- Publicaton Date
- May 1981
- Standard Number
- Yale University Press
- 320 pages
This book is the first modern study of James Barry, the finest of all British painters in the “grand manner.” Born in Cork, Barry settles in London in 1771 after five years of study in France and Italy financed by Edmund Burke. He was elected to the Royal Academy in 1773 and appointed professor of painting nine years later. In 1799, however, after fiercely denouncing its policies, he became the first and only artist to be expelled from the Academy. His paintings include several that rank with the nest contemporary work, and his murals at the Royal Society of Arts form perhaps the most important cycle of history paintings in Great Britain.
Although history painting was theoretically the most exalted of artistic genres, it had traditionally received little support in England, where portraiture and landscape dominated. In the face of indifferent patronage, Barry struggles to establish an art worthy of the noble heritage of classical Greece and Renaissance Italy. He passionately believed in art’s mission to instruct, and to this end he saw himself as an embattled spokesman for social, political and religious reform.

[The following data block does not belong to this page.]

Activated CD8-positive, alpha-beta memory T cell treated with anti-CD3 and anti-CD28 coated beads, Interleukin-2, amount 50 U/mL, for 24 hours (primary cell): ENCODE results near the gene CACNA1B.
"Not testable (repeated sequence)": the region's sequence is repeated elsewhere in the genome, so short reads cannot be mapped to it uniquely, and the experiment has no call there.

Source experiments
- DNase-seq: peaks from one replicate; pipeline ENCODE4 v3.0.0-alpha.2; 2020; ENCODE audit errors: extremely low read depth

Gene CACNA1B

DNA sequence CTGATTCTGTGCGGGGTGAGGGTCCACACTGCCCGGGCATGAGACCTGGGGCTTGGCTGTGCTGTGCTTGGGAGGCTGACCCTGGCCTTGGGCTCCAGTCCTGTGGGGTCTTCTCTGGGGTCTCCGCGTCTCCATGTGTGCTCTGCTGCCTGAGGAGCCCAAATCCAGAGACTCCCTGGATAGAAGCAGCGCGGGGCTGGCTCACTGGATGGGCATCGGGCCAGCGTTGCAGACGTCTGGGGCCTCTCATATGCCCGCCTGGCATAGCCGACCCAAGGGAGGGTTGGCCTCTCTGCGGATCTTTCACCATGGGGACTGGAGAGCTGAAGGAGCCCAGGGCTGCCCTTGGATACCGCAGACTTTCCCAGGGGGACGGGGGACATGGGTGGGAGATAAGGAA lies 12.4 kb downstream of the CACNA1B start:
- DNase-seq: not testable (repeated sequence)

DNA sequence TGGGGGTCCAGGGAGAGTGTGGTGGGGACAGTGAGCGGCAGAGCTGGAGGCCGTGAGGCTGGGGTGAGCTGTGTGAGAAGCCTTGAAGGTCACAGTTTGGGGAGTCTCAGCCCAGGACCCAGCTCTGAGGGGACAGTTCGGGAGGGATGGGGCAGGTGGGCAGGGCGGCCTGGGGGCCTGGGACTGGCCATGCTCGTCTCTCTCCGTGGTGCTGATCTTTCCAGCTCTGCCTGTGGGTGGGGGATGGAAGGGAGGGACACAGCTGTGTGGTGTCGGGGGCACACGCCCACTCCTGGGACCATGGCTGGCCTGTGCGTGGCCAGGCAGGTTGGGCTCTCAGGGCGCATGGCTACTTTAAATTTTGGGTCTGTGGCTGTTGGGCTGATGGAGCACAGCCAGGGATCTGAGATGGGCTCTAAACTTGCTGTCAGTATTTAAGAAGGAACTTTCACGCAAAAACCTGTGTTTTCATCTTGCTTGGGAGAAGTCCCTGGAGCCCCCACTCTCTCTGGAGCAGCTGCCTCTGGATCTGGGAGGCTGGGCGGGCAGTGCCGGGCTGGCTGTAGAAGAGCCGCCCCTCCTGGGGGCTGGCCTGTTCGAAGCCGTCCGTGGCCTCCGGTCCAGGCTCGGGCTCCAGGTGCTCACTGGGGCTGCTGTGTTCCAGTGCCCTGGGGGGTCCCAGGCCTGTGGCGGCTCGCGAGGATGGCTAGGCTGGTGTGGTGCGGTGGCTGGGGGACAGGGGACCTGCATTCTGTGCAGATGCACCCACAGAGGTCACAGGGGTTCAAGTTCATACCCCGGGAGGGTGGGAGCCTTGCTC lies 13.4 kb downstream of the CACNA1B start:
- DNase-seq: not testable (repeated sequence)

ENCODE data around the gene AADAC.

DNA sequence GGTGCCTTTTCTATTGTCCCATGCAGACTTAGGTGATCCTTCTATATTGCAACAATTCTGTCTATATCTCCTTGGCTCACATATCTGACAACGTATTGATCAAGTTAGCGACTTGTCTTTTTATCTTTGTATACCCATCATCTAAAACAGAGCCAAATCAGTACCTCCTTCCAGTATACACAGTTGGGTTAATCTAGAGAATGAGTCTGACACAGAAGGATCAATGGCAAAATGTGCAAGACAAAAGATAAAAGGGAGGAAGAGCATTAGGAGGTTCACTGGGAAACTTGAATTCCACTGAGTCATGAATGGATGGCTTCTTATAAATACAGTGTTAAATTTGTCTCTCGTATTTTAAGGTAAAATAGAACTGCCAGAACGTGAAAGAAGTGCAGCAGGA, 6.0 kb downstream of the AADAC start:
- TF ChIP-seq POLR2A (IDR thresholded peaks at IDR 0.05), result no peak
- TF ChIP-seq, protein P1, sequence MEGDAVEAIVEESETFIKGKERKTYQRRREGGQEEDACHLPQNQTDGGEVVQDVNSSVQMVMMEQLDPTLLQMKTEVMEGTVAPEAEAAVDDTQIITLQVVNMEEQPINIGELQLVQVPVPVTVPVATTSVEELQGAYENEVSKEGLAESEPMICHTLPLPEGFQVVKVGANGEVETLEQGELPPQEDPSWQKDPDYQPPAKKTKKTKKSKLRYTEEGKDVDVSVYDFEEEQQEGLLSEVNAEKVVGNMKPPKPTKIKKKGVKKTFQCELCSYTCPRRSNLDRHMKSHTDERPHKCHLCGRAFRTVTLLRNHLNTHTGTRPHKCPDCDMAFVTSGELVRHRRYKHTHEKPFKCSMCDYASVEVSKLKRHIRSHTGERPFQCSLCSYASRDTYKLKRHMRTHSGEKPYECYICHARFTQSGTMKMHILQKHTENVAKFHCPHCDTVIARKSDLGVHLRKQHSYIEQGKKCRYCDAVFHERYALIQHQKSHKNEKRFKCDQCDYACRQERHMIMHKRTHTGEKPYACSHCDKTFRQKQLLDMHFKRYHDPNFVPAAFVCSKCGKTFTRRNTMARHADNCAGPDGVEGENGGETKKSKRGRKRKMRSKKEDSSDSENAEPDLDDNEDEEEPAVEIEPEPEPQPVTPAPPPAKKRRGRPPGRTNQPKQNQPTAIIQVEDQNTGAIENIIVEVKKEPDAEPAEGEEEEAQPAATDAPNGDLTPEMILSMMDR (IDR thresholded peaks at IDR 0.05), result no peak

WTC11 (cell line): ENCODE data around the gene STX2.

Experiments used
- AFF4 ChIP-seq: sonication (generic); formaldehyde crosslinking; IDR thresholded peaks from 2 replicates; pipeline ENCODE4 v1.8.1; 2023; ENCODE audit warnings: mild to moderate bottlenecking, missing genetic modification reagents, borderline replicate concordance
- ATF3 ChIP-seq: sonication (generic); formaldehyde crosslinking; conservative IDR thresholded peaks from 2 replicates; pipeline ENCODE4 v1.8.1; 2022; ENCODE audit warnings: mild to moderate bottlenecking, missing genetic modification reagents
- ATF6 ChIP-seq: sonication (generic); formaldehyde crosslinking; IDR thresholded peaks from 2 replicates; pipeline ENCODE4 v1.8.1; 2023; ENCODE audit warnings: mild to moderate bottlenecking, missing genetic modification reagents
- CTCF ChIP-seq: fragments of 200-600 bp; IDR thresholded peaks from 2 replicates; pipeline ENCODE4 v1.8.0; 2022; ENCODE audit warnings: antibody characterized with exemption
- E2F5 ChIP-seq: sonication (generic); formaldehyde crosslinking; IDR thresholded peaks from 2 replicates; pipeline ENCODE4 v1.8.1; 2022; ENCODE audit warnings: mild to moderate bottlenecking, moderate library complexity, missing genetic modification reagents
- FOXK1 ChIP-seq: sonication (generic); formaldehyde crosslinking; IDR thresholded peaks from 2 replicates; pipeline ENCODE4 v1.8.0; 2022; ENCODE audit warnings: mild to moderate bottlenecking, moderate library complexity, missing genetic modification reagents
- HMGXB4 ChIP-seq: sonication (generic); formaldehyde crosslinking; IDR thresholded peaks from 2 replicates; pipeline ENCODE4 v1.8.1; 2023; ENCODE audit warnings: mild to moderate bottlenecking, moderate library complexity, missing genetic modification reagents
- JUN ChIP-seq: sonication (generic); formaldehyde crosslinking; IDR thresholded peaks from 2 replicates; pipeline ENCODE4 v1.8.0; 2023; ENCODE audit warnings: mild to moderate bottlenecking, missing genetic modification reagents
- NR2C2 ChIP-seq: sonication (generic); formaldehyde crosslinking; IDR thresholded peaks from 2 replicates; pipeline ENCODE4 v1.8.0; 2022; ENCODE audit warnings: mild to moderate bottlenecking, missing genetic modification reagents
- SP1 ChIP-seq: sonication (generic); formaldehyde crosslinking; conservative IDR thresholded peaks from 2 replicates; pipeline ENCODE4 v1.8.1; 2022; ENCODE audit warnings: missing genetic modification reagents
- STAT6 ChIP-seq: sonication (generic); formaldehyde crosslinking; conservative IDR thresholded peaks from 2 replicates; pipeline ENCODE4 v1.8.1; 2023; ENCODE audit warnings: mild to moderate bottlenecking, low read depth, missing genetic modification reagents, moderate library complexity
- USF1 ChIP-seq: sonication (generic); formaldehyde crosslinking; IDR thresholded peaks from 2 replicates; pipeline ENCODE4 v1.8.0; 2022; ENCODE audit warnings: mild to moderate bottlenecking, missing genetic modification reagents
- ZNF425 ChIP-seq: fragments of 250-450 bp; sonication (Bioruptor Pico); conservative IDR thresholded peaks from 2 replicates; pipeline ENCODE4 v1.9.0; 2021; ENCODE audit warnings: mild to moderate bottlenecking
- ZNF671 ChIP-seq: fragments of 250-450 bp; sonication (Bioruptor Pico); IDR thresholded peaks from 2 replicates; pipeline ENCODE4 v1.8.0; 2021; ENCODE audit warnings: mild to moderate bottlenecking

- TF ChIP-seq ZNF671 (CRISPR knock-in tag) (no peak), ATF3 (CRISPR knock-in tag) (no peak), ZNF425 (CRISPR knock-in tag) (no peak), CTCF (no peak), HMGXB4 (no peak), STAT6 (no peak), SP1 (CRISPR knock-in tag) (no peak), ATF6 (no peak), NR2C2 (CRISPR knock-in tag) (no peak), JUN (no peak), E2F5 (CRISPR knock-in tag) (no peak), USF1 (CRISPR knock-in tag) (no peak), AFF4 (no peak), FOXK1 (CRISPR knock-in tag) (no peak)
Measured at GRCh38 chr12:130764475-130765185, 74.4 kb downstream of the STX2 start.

William Pressly reveals the degree to which Barry’s view of his role shaped the character of his art and examines how his works, through rooted in traditional sources, creatively depart in both form and content from conventional academic practice. He also assesses the artist as a portrait painter, including his use of portraiture within the context of historical subjects, and as one of the few late eighteenth-century British painters to work as an original printmaker. The book contains the first complete catalogue of Barry’s paintings and of his surviving drawings and prints.